Date of Award
Master of Education
Faculty of Community Services, Education and Social Sciences
Dr Mark Hackling
The process of balancing and interpreting chemical equations involves the consideration of an abstract, non-observable phenomenon coupled with multi-level representation. Students find it conceptually demanding to visualise the particulate level of matter and hence experience difficulty in balancing chemical equations with understanding. Interactive multimedia with dynamic computer graphics can provide students with accurate, concrete representations of the particulate nature of matter. Such tools, when coupled with appropriate implementation strategies, have the potential to improve learning about chemical reactions. The study investigated the use of scaffolding techniques to enhance and direct student learning when using an interactive multimedia software (IMM) program, Balancing and Interpreting Chemical Equations (Garnett, Hackling & Oliver, 1997a) designed to develop skills and understanding of balancing and interpreting chemical equations. This research was conducted as an interpretive, collective case study which was supplemented with data from pre and posttests. In this design, a total of 12 Year 10 students were selected by purposeful sampling, arranged in pairs and then randomly assigned to either using the specified IMM software with or without scaffolding. Students were observed by the researcher whilst using the IMM software and various student interactions were recorded by a variety of media, including screen-capture of their interactions with the IMM software, audio recordings of the interactions and collaborations between students in pairs, and videotape recordings of both the interactions and collaborations between students in pairs and between students and the IMM software. The data from these sources, in addition to data from the pre and posttests, was used to generate a case history file which was analysed to elucidate information about how scaffolding affects the way in which students interact with the IMM software; how scaffolding affects the way in which students interact and collaborate with each other whilst working on the IMM software; and whether there was any evidence of enhanced understanding of the particulate nature of reactions and success in writing and balancing chemical equations following the use of this IMM software with scaffolding. The research indicated that scaffolding affects the manner in which students interact with the IMM software by encouraging and directing more efficient and deliberate access to the salient features of the program at specific times in the learning sequence. The research also indicated that the level of collaboration between students working in dyads on the IMM software was influenced by the use of the scaffolds and that once applied, the fading of support in scaffolded worksheets did not result in a deterioration of the nature or extent of the interactions within the dyad. Finally, while the scaffolds did not always result in higher levels of cognitive achievement (compared to non-scaffolded instruction), they did enhance the IMM learning environment and the opportunity for conceptual change. The implications that arise from this research extend to the use of this IMM software in the classroom, teaching practices within an IMM environment, software designers, and for further research.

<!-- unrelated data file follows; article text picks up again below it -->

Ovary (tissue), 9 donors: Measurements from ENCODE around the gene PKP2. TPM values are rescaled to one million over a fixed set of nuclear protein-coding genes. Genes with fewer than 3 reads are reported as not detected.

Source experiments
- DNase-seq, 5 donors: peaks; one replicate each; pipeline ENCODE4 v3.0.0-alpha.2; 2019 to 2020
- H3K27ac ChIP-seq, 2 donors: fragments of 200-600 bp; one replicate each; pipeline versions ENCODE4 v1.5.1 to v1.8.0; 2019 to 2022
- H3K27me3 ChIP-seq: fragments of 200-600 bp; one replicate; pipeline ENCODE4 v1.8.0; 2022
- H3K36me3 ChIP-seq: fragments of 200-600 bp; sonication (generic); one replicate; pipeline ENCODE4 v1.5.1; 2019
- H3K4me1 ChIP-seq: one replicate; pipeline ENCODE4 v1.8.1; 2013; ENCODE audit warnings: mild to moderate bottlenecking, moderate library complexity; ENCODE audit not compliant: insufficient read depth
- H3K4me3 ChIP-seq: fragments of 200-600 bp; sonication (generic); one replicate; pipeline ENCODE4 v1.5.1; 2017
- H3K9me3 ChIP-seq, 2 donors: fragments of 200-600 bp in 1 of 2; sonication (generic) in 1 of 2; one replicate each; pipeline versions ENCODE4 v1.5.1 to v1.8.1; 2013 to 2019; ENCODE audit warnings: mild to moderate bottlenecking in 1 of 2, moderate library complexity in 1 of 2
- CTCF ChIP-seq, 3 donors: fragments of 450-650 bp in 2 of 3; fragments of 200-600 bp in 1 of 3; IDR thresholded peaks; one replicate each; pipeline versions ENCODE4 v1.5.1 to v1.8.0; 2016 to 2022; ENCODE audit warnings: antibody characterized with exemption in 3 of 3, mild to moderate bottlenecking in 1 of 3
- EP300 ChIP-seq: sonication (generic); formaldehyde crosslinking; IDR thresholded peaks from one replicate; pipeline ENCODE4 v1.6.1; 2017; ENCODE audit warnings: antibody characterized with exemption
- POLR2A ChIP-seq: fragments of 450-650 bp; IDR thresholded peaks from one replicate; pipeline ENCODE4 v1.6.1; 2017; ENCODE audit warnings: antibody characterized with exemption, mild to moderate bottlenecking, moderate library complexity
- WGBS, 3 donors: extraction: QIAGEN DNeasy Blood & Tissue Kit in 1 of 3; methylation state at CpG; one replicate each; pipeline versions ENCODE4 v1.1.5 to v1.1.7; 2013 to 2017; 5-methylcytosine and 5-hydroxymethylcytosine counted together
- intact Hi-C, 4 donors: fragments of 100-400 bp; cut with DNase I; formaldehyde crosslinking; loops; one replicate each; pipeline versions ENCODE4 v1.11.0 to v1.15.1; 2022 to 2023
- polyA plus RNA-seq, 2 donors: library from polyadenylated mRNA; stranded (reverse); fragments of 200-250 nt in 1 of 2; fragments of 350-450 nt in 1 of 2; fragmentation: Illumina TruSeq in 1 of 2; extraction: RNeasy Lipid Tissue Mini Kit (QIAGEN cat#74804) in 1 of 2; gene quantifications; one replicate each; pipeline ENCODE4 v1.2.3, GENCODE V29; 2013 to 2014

Grimes, B. T. (2002). The use of scaffolding to improve student learning with interactive multimedia programs in chemistry. Retrieved from http://ro.ecu.edu.au/theses/733